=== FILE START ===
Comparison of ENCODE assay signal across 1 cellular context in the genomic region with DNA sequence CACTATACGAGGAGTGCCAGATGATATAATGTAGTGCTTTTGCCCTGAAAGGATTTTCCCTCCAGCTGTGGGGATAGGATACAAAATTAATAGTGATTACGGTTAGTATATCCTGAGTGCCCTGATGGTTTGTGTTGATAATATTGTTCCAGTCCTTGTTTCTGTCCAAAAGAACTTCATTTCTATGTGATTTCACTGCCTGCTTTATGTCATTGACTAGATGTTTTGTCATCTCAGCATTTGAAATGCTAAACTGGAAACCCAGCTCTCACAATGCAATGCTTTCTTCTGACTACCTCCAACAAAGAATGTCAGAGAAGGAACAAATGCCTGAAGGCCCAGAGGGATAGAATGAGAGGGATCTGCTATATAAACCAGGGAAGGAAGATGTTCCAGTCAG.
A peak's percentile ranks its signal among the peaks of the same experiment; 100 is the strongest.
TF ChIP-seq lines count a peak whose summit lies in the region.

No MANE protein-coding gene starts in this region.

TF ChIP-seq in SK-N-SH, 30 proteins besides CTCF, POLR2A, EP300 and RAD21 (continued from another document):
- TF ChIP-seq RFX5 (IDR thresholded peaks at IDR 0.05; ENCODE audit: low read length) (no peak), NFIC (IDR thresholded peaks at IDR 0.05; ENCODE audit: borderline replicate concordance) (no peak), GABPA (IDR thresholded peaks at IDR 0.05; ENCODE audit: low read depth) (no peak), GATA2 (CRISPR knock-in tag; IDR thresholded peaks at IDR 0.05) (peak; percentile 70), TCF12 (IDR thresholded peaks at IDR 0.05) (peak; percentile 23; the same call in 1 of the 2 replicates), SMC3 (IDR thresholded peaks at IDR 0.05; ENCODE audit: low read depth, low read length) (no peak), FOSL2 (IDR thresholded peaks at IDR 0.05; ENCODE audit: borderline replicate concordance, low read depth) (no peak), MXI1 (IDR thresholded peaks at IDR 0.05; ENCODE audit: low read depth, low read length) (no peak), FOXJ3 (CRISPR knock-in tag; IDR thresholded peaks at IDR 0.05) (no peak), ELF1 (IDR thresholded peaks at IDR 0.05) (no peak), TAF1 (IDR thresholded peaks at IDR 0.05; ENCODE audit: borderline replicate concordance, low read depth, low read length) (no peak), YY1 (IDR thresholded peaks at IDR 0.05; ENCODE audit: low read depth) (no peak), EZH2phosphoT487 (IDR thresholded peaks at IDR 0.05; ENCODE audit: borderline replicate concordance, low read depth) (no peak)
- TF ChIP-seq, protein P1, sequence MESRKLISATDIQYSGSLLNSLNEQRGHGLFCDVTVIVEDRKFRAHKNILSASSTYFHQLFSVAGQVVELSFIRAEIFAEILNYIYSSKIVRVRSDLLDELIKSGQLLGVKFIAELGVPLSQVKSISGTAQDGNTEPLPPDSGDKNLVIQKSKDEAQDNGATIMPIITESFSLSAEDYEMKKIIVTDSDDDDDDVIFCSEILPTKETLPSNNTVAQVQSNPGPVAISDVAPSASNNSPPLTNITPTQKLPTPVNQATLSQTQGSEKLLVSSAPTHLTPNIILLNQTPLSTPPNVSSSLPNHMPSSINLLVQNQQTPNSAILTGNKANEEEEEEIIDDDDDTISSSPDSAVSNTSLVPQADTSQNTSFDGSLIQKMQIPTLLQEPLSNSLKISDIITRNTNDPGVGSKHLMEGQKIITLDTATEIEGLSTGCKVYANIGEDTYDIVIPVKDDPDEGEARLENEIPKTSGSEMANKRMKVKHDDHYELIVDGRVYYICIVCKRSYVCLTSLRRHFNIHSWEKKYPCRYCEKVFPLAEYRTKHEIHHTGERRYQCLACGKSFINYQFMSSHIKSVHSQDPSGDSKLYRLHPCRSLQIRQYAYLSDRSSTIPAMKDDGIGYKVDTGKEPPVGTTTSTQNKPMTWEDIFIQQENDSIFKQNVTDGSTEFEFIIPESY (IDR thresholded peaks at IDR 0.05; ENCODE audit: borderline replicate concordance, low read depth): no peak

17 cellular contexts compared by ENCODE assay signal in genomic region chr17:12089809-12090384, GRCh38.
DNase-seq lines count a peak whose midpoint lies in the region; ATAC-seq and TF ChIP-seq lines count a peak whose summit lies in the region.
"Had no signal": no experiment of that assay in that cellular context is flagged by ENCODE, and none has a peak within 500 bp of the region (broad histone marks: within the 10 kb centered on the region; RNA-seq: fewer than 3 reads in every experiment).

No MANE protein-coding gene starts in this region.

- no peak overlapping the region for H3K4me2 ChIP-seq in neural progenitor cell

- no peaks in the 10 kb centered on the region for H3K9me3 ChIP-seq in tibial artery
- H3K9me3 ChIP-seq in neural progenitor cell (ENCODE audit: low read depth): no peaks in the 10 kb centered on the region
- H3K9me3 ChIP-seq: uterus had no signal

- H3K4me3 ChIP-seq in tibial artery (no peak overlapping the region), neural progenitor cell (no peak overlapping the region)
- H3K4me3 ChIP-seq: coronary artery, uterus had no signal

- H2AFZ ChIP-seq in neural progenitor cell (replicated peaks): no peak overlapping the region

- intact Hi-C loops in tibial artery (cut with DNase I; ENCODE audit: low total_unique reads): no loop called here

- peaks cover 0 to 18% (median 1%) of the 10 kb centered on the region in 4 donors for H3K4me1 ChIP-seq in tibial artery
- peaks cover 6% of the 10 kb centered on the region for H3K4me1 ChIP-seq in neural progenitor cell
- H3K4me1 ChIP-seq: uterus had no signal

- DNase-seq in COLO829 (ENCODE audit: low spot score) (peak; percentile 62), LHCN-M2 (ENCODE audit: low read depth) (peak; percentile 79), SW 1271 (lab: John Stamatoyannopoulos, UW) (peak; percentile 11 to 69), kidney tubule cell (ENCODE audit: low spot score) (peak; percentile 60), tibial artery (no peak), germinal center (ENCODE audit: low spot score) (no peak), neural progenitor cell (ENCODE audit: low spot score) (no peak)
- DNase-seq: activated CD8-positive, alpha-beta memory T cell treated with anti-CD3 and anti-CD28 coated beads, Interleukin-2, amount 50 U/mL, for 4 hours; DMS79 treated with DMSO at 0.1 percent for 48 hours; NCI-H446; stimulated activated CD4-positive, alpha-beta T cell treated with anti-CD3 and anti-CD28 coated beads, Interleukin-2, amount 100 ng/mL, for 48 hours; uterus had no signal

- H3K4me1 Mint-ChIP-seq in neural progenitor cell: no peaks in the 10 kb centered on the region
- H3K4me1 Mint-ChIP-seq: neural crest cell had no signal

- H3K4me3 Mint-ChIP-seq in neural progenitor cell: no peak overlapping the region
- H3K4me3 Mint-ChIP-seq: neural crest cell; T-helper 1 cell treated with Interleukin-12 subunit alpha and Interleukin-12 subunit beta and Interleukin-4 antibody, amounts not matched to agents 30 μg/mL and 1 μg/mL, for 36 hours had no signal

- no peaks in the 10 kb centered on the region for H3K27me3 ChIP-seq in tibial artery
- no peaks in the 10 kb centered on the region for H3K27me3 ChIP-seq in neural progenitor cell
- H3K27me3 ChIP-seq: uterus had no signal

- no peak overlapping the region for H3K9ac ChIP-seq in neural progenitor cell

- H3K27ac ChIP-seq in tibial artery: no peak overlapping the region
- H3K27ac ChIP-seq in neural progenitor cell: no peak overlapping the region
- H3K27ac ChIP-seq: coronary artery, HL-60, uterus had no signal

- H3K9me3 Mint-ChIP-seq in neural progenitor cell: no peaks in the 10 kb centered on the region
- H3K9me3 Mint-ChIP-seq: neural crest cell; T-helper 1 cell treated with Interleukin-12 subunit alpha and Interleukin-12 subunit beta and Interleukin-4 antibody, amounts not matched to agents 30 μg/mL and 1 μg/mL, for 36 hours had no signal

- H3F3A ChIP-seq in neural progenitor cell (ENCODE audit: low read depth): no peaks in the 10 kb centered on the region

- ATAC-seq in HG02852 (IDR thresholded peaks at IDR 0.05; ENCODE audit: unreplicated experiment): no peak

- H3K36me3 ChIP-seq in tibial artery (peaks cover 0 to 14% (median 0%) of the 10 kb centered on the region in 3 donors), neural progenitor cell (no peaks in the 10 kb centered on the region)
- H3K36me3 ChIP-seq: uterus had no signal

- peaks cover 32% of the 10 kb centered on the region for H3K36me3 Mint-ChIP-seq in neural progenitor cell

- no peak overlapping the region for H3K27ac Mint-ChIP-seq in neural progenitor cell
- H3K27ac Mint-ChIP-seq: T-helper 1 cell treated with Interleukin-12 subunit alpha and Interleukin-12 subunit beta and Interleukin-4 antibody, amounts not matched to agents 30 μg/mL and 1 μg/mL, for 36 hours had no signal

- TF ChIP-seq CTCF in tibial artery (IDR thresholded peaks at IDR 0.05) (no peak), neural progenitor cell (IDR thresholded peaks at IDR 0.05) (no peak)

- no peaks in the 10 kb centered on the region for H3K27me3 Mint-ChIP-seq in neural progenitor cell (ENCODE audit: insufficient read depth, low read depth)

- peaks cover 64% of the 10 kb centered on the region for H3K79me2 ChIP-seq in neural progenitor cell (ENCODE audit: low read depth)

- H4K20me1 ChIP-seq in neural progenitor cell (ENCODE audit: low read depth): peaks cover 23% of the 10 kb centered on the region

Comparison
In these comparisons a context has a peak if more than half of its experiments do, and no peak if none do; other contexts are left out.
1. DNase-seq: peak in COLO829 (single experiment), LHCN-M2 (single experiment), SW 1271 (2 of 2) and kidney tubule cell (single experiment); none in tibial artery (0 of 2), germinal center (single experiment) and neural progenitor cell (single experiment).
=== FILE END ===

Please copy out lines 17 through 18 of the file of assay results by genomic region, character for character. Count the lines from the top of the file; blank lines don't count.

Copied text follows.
- H3K4me3 ChIP-seq: coronary artery, uterus had no signal

- H2AFZ ChIP-seq in neural progenitor cell (replicated peaks): no peak overlapping the region